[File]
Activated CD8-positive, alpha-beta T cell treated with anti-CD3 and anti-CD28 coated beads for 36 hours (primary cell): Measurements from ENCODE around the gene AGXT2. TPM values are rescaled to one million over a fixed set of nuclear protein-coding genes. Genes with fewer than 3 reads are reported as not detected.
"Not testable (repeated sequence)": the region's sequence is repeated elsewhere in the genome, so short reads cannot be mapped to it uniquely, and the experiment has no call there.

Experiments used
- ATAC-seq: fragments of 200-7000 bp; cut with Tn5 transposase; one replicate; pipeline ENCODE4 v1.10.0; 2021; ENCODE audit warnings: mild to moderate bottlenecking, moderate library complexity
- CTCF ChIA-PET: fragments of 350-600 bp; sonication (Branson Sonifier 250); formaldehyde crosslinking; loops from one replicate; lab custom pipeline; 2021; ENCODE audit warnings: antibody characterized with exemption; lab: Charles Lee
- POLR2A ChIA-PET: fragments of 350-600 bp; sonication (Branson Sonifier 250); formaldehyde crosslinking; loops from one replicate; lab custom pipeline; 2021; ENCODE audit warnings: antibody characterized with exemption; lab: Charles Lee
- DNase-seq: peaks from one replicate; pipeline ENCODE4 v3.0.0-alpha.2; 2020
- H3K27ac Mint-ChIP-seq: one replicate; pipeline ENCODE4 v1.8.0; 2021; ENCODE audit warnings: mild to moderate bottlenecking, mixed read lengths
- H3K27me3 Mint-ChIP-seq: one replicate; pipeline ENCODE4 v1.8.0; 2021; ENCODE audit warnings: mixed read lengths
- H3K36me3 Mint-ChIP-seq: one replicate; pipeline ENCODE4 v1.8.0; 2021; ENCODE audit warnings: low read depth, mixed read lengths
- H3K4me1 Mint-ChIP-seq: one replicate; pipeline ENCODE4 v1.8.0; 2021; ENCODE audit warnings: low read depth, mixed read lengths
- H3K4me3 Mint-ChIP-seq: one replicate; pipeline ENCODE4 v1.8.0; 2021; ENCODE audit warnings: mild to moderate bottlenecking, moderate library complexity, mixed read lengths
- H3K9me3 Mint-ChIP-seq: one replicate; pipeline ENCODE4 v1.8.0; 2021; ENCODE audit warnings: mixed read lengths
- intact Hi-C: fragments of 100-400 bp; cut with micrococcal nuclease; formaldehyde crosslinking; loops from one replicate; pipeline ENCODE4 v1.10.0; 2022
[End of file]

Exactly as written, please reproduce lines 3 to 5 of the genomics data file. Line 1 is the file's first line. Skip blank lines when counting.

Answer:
Experiments used
- ATAC-seq: fragments of 200-7000 bp; cut with Tn5 transposase; one replicate; pipeline ENCODE4 v1.10.0; 2021; ENCODE audit warnings: mild to moderate bottlenecking, moderate library complexity
- CTCF ChIA-PET: fragments of 350-600 bp; sonication (Branson Sonifier 250); formaldehyde crosslinking; loops from one replicate; lab custom pipeline; 2021; ENCODE audit warnings: antibody characterized with exemption; lab: Charles Lee